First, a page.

Illustration by Ryan Alexander-Tanner

LAST YEAR, Valentine's Day weekend packed a brutal one-two punch on Portland's streets.

On Friday, February 14, a pickup driver ran down an elderly couple attempting to cross SE Division near 84th, killing a 78-year-old woman.

The next day, a 60-year-old man was struck and killed near SE Powell and 124th.

East Portland's known to be treacherous for pedestrians, but the deaths—rapid-fire as they came—got active transportation types especially enflamed. That weekend, some advocates started a petition to Portland leaders: a clear signal that deaths on city streets are simply not acceptable.

Hundreds signed on, and now—just over a year later—the city's agreed.

Last month, the Portland Bureau of Transportation (PBOT) released a new two-year plan called "Portland Progress," and my god is it shiny. The $150,000 document lays out all the fondest hopes and dreamiest dreams PBOT could cram into 96 pages.

Still, in some ways, it's a $150,000 re-hash. There are the familiar pledges­—around 170 in all—to take care of streets and fix bridges, to make neighborhoods more "livable" and improve conditions for truck traffic.

PBOT Director Leah Treat defends the price tag, saying no one's ever seen the bureau's priorities so clearly defined.

The thing catching everyone's eye, though, is what Treat calls "a whole new conversation" for PBOT (one she's had in former posts in Chicago and Washington, DC). Like cities around the country, the agency will embrace "Vision Zero," a movement to bolster road safety—via crosswalks, speed limits, sidewalks, and whatever else works—so that, 10 years from now, there will be no road-related tragedies in Portland.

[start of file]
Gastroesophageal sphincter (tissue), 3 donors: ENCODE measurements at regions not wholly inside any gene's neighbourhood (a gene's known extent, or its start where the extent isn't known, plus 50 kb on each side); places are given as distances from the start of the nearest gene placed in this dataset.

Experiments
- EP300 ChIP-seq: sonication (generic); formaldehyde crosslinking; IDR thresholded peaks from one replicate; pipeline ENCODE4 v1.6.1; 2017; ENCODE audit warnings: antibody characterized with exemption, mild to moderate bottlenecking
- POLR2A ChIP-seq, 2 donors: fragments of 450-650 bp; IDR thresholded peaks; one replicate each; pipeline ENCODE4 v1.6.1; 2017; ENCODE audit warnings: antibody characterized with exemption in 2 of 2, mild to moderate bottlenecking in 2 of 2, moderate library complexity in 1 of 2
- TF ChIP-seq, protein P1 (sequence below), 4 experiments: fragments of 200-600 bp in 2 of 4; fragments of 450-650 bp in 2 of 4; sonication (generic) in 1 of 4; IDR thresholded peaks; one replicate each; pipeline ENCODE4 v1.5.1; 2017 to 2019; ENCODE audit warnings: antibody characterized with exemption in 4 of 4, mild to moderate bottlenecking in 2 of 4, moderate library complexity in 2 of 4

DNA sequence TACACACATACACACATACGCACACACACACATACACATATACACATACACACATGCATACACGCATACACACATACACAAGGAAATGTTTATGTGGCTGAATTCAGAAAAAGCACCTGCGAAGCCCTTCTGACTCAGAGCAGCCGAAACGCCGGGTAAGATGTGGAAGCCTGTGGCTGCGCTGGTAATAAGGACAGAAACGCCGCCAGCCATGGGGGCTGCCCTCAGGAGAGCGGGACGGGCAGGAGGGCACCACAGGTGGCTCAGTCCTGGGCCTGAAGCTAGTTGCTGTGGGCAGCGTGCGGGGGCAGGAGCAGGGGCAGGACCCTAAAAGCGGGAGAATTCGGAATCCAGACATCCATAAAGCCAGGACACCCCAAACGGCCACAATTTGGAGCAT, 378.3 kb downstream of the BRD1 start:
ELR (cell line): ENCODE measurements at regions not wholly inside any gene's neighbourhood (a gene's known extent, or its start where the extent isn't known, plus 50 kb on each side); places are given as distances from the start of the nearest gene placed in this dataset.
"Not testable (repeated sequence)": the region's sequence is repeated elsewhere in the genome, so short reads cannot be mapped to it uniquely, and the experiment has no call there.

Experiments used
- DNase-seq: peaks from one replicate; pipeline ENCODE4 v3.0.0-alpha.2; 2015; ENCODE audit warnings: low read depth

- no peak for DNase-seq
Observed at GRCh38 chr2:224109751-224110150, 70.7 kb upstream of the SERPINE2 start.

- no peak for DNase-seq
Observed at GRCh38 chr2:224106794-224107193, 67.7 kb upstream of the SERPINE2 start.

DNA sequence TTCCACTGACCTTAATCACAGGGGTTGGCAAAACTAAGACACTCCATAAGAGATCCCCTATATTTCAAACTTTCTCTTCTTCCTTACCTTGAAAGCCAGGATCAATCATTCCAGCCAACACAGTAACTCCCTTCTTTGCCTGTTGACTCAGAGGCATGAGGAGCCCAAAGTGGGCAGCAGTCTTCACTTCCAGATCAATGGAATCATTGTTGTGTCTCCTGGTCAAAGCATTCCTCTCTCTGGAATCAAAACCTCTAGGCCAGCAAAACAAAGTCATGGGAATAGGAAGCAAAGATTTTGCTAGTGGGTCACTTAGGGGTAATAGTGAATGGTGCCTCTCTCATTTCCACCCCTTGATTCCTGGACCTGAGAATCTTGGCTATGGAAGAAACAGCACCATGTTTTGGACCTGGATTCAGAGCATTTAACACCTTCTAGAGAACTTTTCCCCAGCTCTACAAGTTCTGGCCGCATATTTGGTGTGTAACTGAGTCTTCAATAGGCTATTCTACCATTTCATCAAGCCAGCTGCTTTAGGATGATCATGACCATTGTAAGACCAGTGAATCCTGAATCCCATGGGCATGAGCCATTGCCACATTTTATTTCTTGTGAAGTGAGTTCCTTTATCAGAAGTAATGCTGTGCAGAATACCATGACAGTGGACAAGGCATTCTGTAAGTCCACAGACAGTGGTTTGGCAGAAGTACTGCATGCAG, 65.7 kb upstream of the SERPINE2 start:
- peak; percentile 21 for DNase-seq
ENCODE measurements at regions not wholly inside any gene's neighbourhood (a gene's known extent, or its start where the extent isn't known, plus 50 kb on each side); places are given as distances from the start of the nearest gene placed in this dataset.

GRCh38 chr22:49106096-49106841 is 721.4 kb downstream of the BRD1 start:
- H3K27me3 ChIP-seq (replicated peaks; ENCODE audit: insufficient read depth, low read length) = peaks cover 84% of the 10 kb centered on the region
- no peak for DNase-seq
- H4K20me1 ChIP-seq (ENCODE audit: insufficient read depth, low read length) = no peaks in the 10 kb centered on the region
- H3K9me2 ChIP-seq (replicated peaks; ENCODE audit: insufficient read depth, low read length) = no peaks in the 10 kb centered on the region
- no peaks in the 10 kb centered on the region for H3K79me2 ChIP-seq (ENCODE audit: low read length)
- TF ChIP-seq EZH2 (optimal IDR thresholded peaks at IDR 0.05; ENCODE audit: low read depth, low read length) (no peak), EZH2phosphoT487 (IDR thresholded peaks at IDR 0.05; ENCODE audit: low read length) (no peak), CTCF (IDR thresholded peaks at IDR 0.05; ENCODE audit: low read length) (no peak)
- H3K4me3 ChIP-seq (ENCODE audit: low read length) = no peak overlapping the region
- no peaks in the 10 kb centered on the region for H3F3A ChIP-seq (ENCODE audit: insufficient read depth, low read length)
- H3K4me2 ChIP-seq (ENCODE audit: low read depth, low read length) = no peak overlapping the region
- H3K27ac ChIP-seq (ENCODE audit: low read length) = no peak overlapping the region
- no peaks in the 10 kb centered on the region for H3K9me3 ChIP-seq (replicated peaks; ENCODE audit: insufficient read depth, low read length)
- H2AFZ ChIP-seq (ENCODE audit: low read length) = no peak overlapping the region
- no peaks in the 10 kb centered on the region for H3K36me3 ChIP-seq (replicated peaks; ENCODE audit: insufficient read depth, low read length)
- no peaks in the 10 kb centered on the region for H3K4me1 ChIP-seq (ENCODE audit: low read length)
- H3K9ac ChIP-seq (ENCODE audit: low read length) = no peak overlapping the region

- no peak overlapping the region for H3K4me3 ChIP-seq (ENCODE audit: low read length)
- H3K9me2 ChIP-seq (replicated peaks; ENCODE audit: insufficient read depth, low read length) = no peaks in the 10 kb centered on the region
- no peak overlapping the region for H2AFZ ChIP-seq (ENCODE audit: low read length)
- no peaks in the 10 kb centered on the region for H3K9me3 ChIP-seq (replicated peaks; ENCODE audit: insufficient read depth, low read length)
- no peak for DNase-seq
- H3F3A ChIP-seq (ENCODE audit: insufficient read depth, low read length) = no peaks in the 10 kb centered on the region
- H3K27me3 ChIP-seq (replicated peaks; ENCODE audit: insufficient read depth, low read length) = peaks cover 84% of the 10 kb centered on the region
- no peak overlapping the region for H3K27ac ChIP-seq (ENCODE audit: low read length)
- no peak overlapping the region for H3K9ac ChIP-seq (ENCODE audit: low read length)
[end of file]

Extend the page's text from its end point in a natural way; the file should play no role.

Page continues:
It's an easy idea to embrace, right? Just the type of big effort we all expected to see from Treat when she was hired back in June 2013.

But this is Portland, and it's transportation, and if the floundering conversation around the "street fee" over the last year has taught us anything, it's that these things are far, far more complicated than just setting goals.

While advocates are cautiously cheering PBOT's newfound allegiance to their cause, it's not hard to find similarly sparkling bits of goodwill that have lost their way. (Portland Bicycle Plan for 2030, anyone?)

Treat and other PBOT staff also readily concede we don't have anywhere near enough money for certain "stretch goals," like eliminating road deaths.

And, as ever, the city's business interests have their own ideas for PBOT's competing priorities. The Portland Business Alliance has railed against suggestions that new money should go to "safety" improvements. They want it spent on better roads.

The PBA's not alone. Corky Collier, the executive director of the Columbia Corridor Association, has spent years on a citizen board that helps PBOT work out its budget. He called the plan a "great new educational tool," but sort of scoffed at the Vision Zero part.

"Any time that you're making a strong point, it can easily verge on hyperbole," says Collier, who spends his days vying for better conditions for trucks. "Vision Zero is kind of walking that line."

Treat laughed when told of the comment. But if Portland's going to eliminate more Valentine's Day massacres, she'll have to do much more.